NEW YORK (CNNMoney) -- Facebook mania sent GSV Capital's stock up more than 40% on Monday, after the fund announced that it had purchased a tiny stake in Facebook.
Shares of GSV () -- a publicly traded investment fund that focuses on "high growth," venture-backed private companies -- shot up to close at $14.37 on Monday.
The Woodside, Calif., company said in a press release early Monday that it had acquired 225,000 Facebook shares at $29.28 each. The nearly $6.6 million investment represents about 15% of GSV's total portfolio.
Facebook has 2.4 billion shares outstanding, according to SharesPost, a secondary market exchange through which buyers and sellers can trade shares of private companies.
By that figure, GSV's investment values Facebook at about $70.3 billion. It also means that GSV's investment gives it the teeniest sliver of Facebook ownership: The shares it purchased represent less than one-one hundredth of 1% of Facebook's outstanding stock.
"Facebook is a one-of-a-kind business which has created enormous network effects," GSV Capital's CEO and founder, Michael Moe, said in a written statement. He called the investment "a great example of how we intend to quickly seize opportunities."
GSV did not disclose how it acquired the shares, but exchanges like SharesPost and its larger rival, SecondMarket, facilitate private deals between those who own stock in private ventures -- often early employees and investors -- and eligible buyers.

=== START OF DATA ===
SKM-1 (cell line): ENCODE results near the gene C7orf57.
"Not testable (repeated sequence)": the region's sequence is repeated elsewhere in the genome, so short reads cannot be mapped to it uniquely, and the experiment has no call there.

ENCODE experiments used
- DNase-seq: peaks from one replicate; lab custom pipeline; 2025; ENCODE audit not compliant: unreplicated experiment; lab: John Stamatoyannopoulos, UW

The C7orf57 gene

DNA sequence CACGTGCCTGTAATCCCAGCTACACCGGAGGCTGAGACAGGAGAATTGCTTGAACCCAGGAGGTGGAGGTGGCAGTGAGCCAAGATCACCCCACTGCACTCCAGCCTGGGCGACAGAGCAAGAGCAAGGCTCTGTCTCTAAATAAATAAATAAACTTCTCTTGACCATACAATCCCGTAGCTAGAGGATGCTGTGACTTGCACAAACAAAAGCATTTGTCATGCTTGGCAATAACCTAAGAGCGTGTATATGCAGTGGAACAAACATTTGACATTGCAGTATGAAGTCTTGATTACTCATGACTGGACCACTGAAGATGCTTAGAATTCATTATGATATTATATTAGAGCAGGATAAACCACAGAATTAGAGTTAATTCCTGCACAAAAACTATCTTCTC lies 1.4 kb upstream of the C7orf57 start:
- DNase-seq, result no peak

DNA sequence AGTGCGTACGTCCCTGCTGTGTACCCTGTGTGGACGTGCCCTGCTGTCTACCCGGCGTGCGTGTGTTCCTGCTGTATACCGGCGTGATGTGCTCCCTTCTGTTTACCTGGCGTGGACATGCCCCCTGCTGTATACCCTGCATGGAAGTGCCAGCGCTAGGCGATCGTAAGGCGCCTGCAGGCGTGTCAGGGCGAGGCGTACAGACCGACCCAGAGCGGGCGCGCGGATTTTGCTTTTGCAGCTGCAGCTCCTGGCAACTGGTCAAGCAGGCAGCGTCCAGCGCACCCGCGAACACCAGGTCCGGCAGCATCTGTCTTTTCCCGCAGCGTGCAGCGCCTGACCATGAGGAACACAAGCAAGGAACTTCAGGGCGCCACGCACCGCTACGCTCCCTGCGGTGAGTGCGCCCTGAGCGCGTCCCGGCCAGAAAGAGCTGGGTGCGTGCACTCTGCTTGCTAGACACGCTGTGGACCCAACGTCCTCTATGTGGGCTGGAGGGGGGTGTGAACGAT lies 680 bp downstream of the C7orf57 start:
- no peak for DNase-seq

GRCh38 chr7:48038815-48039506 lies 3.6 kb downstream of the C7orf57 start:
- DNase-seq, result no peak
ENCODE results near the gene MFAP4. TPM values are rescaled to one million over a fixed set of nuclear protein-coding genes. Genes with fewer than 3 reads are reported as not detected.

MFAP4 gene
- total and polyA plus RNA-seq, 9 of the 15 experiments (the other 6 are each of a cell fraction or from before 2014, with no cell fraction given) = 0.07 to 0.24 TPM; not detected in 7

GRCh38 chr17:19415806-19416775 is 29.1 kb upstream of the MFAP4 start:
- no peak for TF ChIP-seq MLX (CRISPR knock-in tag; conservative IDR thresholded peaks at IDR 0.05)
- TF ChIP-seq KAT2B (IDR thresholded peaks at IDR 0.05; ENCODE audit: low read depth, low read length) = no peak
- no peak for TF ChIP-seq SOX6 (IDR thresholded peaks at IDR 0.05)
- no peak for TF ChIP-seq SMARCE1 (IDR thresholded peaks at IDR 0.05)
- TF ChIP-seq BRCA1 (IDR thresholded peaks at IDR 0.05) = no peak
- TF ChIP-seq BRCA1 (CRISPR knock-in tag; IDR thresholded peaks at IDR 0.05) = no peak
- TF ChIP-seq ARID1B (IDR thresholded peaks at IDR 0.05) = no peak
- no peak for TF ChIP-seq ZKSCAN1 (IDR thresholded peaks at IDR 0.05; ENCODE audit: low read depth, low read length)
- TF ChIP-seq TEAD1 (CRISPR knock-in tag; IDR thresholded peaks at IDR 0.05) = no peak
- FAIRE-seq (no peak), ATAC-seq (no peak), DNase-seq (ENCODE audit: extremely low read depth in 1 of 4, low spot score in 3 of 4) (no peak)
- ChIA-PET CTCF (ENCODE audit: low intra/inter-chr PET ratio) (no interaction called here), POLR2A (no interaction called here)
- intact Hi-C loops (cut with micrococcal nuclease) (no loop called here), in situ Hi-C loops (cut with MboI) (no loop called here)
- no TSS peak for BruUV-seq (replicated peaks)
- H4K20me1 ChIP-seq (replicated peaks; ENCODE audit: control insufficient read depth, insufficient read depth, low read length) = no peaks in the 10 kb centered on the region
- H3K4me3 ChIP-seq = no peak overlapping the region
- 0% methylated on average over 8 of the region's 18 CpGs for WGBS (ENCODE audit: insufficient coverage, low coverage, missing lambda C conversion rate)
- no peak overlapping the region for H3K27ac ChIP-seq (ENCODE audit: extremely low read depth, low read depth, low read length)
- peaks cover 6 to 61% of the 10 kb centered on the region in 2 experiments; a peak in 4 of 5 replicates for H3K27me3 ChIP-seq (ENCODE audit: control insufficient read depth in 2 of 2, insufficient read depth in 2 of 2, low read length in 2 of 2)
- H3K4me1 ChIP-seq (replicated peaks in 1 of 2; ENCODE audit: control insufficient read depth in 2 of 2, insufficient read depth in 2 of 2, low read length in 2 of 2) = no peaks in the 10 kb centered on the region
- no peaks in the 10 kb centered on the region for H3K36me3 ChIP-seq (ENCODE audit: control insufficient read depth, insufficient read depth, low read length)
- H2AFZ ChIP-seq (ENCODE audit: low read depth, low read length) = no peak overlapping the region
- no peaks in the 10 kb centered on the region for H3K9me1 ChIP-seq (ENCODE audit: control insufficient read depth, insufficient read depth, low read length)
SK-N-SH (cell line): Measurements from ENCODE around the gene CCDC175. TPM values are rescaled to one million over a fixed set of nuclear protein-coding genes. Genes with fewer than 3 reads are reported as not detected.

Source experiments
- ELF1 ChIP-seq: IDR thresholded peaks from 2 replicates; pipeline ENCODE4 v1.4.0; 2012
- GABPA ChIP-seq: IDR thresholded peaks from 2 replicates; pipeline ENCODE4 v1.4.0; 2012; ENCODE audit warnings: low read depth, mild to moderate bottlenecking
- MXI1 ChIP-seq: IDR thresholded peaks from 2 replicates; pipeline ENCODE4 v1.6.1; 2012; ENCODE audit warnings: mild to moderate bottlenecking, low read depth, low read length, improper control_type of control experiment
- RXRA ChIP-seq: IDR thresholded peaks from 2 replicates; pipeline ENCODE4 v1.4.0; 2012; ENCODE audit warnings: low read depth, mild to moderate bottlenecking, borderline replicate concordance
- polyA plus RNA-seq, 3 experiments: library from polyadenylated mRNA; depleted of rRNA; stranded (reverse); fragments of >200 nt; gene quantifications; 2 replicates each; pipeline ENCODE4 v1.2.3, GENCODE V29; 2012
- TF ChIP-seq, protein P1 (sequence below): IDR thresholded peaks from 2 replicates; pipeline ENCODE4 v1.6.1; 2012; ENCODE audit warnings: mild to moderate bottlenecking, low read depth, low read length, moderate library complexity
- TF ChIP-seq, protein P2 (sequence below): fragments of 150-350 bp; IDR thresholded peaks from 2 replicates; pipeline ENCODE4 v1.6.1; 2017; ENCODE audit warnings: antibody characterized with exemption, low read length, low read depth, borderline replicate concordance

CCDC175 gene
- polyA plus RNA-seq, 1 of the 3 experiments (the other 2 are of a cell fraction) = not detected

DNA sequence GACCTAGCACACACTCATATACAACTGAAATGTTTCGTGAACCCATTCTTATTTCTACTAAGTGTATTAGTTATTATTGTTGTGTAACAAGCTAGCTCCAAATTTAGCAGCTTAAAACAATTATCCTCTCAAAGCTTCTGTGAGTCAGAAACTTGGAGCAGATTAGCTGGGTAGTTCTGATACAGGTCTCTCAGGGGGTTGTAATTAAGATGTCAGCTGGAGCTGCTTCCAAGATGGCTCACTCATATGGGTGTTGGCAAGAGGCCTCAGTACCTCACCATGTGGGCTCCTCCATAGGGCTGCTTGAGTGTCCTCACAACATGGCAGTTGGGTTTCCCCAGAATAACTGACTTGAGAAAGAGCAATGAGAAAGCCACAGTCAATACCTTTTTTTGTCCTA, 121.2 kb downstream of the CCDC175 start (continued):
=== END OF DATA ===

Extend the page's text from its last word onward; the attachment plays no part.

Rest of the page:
Investors are clamoring to get a piece of Facebook as they wait for the social network to go public, something expected to happen by early 2012. Twitter and Zynga are the other of the "big five" tech companies that are still private. LinkedIn ( ) debuted in May, and Groupon filed its IPO paperwork earlier this month.
GSV itself went public just a few months ago. By creating a portfolio of stakes in buzzed-about private ventures, the fund aims to give ordinary investors access to investments typically only available to wealthy dealmakers. But with valuations soaring for high-profile Web ventures, the fund risks being burned if there's a tech bubble that pops.
GSV's first investment was a direct $2.25 million investment in Kno, a startup working on an e-reader for textbooks. GSV said that it's in the final stages of "a handful" of other private company investments that it expects to close within the next 30 days.
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